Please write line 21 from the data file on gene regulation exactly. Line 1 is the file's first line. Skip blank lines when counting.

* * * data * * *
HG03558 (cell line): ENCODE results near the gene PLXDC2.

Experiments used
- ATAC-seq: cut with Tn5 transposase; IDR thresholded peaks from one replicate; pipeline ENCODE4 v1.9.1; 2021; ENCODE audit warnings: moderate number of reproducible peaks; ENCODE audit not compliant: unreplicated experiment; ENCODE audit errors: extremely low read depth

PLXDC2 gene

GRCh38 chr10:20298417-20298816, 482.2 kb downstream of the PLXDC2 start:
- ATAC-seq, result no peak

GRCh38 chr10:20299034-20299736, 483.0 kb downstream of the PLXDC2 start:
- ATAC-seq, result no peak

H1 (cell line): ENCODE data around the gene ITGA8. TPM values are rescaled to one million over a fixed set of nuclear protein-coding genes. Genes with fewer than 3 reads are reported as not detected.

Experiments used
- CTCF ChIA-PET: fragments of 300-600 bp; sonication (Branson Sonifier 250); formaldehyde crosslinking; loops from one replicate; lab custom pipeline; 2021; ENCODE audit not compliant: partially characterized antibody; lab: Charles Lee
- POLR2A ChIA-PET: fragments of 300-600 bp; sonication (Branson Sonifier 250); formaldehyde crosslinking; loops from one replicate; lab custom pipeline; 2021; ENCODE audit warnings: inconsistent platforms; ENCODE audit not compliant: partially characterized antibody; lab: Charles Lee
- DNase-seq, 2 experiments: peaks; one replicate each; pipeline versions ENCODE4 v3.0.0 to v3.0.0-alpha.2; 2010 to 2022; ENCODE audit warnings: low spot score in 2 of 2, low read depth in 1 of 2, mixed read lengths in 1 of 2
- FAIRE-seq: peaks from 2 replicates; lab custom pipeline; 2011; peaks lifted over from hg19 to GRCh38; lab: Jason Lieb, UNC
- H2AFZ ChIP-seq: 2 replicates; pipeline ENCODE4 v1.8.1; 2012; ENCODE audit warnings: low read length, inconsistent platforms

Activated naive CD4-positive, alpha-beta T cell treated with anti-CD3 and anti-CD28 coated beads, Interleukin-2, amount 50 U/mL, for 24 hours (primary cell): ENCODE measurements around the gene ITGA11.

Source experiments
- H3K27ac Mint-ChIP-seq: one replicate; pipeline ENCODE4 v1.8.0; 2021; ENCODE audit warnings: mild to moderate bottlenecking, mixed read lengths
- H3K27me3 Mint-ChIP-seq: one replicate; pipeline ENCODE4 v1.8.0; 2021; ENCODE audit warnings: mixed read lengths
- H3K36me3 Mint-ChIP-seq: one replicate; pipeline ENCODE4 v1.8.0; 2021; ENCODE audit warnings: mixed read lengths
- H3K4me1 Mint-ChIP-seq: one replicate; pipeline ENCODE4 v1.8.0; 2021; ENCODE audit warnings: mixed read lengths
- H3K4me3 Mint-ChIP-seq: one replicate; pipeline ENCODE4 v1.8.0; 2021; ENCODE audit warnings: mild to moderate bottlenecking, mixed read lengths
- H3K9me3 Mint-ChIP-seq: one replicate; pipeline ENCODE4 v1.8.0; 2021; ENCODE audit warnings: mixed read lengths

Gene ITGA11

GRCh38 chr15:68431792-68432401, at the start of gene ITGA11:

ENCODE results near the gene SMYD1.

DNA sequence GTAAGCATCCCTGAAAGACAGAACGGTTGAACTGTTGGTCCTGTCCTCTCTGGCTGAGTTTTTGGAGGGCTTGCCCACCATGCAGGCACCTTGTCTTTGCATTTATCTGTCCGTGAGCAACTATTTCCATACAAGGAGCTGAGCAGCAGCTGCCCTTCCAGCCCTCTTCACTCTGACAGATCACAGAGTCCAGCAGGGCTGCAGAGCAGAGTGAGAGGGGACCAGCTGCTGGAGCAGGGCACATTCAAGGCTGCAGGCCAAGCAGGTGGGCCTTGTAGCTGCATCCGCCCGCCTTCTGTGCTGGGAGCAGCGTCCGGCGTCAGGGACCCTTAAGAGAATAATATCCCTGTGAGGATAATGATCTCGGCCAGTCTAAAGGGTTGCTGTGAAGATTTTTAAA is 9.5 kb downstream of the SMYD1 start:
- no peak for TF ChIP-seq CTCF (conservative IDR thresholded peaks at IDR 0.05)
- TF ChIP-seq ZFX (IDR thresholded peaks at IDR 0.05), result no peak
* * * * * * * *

- H3K4me1 Mint-ChIP-seq: one replicate; pipeline ENCODE4 v1.8.0; 2021; ENCODE audit warnings: mixed read lengths